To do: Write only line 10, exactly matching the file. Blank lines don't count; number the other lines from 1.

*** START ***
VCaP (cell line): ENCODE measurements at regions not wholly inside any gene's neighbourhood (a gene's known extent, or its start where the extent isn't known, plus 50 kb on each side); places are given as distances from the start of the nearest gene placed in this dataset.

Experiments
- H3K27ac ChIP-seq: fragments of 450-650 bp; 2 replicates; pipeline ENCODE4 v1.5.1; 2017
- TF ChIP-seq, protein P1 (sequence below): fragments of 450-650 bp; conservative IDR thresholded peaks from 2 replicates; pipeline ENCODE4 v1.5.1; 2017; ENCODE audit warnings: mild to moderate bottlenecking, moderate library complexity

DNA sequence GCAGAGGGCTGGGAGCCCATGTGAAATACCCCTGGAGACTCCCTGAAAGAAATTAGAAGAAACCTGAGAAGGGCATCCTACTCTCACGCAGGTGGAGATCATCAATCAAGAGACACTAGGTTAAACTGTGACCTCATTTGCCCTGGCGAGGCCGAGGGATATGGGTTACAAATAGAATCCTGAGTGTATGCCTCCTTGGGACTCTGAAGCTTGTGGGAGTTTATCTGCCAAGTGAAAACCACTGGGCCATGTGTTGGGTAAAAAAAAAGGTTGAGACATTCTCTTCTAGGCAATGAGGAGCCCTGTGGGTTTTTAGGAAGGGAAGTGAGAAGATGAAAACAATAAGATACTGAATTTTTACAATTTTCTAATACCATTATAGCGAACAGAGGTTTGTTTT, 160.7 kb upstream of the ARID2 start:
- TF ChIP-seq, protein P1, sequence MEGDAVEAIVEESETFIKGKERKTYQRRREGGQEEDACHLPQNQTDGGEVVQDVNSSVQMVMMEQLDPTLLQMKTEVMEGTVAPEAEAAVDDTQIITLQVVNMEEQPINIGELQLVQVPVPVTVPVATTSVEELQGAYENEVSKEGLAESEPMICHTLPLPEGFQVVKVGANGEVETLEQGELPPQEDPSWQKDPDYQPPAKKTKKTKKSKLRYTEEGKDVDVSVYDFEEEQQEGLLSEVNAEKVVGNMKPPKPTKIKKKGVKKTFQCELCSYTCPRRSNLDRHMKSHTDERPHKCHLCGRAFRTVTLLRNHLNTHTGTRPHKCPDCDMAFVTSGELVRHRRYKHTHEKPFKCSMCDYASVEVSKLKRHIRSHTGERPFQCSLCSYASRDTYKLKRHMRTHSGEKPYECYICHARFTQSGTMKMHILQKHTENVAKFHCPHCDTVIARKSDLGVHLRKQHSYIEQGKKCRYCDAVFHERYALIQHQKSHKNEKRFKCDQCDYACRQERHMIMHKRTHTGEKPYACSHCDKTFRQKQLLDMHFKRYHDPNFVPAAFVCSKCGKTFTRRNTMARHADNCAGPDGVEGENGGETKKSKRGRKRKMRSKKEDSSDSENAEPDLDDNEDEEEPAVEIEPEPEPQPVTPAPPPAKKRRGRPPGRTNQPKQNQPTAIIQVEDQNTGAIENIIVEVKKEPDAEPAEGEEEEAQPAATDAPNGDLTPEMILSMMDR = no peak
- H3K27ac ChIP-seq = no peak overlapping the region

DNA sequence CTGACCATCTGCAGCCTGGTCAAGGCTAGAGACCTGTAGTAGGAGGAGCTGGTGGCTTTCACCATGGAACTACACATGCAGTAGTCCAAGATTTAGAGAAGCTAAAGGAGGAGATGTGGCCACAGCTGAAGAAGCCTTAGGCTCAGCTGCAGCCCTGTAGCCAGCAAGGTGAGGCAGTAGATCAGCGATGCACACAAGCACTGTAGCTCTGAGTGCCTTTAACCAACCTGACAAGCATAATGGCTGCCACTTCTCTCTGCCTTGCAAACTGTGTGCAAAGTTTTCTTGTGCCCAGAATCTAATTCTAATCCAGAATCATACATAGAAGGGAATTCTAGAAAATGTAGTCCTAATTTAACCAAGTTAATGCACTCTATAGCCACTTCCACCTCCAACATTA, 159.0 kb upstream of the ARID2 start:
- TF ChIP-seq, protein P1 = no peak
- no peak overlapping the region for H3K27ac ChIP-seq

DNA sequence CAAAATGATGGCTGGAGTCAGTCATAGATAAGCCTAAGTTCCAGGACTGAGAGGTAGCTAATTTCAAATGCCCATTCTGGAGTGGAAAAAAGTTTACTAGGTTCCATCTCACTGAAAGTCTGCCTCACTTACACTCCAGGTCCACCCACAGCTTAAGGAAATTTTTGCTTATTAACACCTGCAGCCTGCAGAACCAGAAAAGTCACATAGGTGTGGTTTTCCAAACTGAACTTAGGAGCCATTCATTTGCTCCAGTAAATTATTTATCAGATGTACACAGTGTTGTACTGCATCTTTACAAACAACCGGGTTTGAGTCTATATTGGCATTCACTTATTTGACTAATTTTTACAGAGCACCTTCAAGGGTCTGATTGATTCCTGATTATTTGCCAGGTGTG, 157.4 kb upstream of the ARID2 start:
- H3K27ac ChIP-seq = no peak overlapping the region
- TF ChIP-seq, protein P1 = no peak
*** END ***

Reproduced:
- no peak overlapping the region for H3K27ac ChIP-seq